Dr. Scarinci asked me to do another presentation on collection day for the general student body and staff.  This time I brought Alfredo, a representative from Friends of the Orphans who manages the Miami-Haiti in-kind donations warehouse. 

Alfredo, Sherman, T-shirts 2 Alfredo was an orphan who grew up in one of the homes supported by Friends of the Orphans.  The students had lots of questions and were touched by his story. 

 On May 16, students bagged and trucked 1,330 T-shirts down to the Miami warehouse. Alfredo will put them in a shipping container to Haiti where they will be received by the orphanage staff there and distributed by them to children in the poorest slum in the poorest country in the Western Hemisphere.  

Northwood, group shot under display Dr. Scarinci and Anna said they hope this T-shirt drive will become an annual event at the college.  They will remain in touch with Alfredo “to keep it going.”   I hope some day soon all children in Cite Soleil, Haiti will have at least one article of clothing to protect them.    —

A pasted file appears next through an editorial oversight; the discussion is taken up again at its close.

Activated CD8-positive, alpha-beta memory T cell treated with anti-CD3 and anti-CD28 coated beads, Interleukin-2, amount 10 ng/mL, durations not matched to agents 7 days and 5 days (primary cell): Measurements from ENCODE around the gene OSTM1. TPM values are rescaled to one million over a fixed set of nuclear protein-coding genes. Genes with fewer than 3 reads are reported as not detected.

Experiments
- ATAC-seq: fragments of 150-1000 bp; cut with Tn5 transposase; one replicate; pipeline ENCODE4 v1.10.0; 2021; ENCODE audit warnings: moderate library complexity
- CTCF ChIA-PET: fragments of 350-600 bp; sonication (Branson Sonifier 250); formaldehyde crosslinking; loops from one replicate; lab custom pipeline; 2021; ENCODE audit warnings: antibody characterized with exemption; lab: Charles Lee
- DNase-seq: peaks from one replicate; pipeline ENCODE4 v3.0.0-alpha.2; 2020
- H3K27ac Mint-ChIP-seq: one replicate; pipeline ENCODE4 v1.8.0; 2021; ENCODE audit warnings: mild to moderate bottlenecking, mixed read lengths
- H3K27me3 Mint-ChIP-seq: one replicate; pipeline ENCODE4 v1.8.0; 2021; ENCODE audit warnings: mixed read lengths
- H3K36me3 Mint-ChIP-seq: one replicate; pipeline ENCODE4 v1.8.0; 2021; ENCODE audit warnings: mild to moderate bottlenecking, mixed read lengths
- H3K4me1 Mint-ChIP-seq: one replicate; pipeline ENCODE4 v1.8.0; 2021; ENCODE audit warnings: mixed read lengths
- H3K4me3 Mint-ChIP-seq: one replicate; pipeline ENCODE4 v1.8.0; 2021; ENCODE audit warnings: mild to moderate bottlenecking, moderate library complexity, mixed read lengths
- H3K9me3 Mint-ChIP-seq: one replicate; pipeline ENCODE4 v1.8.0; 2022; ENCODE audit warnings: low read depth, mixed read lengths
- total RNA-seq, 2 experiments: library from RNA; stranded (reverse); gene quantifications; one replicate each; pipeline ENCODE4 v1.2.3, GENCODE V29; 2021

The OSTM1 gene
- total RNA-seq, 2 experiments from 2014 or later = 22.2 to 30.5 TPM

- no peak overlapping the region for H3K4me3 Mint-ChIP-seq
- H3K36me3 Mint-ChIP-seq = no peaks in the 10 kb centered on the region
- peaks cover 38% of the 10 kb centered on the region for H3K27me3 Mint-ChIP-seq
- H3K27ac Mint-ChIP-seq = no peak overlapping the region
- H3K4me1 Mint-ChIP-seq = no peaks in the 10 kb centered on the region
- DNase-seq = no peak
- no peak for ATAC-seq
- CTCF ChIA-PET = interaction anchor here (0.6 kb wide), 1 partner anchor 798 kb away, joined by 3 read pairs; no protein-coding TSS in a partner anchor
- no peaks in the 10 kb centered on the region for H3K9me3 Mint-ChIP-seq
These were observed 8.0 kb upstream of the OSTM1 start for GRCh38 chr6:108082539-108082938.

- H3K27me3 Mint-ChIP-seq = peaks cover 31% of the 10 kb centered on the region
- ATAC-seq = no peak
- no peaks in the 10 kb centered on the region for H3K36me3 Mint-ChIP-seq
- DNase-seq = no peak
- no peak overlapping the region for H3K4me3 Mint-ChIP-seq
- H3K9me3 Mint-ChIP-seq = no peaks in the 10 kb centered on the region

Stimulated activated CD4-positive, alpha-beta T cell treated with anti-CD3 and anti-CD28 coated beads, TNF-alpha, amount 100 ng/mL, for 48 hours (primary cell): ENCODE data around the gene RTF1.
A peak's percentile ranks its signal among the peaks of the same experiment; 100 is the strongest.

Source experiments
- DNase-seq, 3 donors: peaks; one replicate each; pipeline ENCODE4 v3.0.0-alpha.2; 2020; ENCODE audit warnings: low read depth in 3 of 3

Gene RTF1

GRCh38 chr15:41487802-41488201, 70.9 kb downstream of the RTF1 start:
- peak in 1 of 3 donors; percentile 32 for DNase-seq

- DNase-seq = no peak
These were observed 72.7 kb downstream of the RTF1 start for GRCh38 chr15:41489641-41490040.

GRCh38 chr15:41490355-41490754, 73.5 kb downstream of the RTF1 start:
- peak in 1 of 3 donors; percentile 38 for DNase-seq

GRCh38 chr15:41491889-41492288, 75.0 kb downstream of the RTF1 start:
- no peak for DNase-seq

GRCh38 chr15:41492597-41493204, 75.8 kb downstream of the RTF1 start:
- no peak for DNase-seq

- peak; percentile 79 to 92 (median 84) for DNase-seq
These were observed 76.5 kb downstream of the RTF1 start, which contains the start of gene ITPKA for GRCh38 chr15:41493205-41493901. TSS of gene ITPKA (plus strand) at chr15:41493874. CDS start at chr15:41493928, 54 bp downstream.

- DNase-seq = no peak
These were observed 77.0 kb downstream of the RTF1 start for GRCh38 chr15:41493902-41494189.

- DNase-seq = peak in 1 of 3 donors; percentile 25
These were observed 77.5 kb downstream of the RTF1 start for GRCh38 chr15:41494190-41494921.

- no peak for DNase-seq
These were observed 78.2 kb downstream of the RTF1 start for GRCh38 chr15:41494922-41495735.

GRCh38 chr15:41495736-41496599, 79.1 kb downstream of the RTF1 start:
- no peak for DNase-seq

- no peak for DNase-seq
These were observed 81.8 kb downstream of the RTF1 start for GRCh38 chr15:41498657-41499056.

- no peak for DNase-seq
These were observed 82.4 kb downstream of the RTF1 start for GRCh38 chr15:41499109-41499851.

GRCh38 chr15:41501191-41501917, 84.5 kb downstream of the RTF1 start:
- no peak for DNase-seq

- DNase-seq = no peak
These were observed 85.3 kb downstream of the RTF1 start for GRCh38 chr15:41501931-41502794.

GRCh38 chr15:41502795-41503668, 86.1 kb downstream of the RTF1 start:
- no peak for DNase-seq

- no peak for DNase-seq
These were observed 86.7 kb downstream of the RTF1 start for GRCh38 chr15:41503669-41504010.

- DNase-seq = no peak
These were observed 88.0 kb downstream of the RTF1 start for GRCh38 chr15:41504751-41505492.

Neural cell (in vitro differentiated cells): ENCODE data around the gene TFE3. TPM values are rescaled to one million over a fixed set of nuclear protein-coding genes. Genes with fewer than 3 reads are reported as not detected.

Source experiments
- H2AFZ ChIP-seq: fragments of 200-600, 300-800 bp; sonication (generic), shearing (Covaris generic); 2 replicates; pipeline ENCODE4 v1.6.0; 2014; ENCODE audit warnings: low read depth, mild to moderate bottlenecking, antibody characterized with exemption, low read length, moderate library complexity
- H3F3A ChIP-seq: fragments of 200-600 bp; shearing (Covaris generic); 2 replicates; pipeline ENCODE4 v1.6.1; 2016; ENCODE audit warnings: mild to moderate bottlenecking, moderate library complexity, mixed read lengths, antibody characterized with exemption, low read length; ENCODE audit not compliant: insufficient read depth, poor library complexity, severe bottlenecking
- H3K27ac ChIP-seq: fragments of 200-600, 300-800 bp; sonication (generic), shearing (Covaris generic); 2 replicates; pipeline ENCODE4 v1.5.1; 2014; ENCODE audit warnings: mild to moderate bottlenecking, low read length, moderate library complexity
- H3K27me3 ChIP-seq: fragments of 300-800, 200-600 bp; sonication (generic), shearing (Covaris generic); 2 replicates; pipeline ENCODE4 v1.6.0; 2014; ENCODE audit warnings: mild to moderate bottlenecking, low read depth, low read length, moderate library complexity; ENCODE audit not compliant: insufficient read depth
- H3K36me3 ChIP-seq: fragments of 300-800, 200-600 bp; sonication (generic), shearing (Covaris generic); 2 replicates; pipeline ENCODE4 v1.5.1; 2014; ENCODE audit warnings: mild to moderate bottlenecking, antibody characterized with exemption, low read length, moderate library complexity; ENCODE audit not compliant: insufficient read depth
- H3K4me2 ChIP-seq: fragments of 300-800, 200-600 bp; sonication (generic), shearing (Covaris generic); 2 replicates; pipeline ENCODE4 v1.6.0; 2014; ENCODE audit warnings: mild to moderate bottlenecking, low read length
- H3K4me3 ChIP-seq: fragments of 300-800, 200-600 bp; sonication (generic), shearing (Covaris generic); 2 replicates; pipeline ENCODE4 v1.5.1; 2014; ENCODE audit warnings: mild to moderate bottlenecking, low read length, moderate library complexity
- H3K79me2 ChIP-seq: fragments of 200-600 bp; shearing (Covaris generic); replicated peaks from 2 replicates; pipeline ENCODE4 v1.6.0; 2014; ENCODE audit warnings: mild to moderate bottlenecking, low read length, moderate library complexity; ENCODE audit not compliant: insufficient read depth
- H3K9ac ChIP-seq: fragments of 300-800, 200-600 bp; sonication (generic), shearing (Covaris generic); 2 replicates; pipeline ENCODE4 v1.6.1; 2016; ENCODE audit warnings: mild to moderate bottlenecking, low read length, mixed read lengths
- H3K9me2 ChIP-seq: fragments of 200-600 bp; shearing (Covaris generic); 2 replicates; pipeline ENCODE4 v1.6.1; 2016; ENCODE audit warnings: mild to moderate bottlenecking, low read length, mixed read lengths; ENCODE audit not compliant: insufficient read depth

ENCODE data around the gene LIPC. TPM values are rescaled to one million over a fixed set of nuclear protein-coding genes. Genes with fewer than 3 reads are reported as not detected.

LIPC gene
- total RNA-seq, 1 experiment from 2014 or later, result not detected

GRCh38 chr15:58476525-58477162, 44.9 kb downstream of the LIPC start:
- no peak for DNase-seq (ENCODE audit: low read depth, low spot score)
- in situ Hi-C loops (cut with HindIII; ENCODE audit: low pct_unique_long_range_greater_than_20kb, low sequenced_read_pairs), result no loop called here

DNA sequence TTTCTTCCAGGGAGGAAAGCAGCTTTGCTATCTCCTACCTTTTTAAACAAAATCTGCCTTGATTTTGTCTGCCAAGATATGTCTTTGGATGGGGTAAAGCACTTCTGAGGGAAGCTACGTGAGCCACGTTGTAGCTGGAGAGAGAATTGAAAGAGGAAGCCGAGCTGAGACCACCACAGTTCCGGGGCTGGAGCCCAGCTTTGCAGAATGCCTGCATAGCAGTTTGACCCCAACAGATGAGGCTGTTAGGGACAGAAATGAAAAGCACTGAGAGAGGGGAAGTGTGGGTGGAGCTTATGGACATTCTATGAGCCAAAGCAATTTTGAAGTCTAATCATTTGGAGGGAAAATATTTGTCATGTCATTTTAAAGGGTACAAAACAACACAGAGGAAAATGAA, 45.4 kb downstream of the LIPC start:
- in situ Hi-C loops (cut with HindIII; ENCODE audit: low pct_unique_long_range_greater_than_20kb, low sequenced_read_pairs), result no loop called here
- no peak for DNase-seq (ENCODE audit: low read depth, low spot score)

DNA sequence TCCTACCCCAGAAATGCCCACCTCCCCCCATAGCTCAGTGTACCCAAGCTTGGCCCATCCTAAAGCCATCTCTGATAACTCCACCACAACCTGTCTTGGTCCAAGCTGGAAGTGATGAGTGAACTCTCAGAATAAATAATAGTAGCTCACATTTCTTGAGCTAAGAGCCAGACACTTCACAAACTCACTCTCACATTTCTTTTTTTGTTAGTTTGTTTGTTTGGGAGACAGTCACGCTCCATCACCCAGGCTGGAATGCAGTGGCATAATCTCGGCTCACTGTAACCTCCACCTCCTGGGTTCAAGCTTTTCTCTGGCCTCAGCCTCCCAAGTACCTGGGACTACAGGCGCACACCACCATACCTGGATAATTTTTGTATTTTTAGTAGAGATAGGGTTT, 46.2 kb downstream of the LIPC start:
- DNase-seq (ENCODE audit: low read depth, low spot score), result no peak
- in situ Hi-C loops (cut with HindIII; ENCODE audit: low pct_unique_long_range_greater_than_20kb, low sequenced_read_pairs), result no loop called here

MORE PHOTOS:   of Haiti and the T-shirt drives at  Haiti   

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Haiti Earthquake Update 1/15/10

I just saw a photo of the collapsed building in Petionville (a section of Port au Prince) where the camera crew and I stayed 10 months ago producing the video. Friends of the Orphans owned the building, which included a day care center for handicapped children and a “hotel” for visitors like us.